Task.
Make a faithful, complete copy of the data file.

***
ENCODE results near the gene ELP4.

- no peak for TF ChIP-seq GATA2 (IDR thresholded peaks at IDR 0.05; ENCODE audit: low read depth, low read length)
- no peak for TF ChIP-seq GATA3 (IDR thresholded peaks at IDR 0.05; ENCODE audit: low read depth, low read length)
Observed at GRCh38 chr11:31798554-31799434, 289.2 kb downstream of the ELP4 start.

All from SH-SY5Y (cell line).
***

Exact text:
ENCODE results near the gene ELP4.

- no peak for TF ChIP-seq GATA2 (IDR thresholded peaks at IDR 0.05; ENCODE audit: low read depth, low read length)
- no peak for TF ChIP-seq GATA3 (IDR thresholded peaks at IDR 0.05; ENCODE audit: low read depth, low read length)
Observed at GRCh38 chr11:31798554-31799434, 289.2 kb downstream of the ELP4 start.

All from SH-SY5Y (cell line).